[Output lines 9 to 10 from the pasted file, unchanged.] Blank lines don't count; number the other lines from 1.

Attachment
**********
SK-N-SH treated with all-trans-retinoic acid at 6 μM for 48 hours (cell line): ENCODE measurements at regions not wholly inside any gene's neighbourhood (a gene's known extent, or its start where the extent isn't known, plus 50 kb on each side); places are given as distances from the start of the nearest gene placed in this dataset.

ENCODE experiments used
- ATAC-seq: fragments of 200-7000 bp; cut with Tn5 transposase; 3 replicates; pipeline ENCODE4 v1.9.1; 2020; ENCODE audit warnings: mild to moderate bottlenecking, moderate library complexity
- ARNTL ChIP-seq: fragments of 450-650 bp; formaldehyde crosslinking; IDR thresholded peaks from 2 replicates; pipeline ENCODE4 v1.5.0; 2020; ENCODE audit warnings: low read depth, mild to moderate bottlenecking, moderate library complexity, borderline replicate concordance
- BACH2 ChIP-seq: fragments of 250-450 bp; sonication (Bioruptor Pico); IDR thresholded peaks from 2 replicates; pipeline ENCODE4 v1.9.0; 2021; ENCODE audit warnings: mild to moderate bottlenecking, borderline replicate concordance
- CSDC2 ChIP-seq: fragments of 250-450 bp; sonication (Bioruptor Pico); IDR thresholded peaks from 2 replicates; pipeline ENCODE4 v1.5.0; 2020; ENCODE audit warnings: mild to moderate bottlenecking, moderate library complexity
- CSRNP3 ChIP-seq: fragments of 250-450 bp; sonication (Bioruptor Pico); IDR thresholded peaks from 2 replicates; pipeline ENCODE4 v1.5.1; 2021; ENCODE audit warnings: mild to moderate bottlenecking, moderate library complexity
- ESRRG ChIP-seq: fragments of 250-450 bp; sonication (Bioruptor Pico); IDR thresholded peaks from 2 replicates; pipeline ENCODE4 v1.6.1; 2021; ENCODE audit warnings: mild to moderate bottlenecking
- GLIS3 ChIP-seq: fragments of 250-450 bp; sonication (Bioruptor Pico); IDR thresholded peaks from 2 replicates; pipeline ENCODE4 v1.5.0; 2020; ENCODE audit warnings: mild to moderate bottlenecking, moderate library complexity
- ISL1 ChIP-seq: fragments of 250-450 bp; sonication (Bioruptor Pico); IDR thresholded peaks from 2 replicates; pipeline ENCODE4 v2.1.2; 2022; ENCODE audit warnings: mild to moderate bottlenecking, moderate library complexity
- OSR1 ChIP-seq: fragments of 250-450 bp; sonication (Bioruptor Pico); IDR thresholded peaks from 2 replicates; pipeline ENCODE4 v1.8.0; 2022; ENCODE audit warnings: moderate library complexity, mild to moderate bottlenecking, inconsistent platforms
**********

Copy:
- GLIS3 ChIP-seq: fragments of 250-450 bp; sonication (Bioruptor Pico); IDR thresholded peaks from 2 replicates; pipeline ENCODE4 v1.5.0; 2020; ENCODE audit warnings: mild to moderate bottlenecking, moderate library complexity
- ISL1 ChIP-seq: fragments of 250-450 bp; sonication (Bioruptor Pico); IDR thresholded peaks from 2 replicates; pipeline ENCODE4 v2.1.2; 2022; ENCODE audit warnings: mild to moderate bottlenecking, moderate library complexity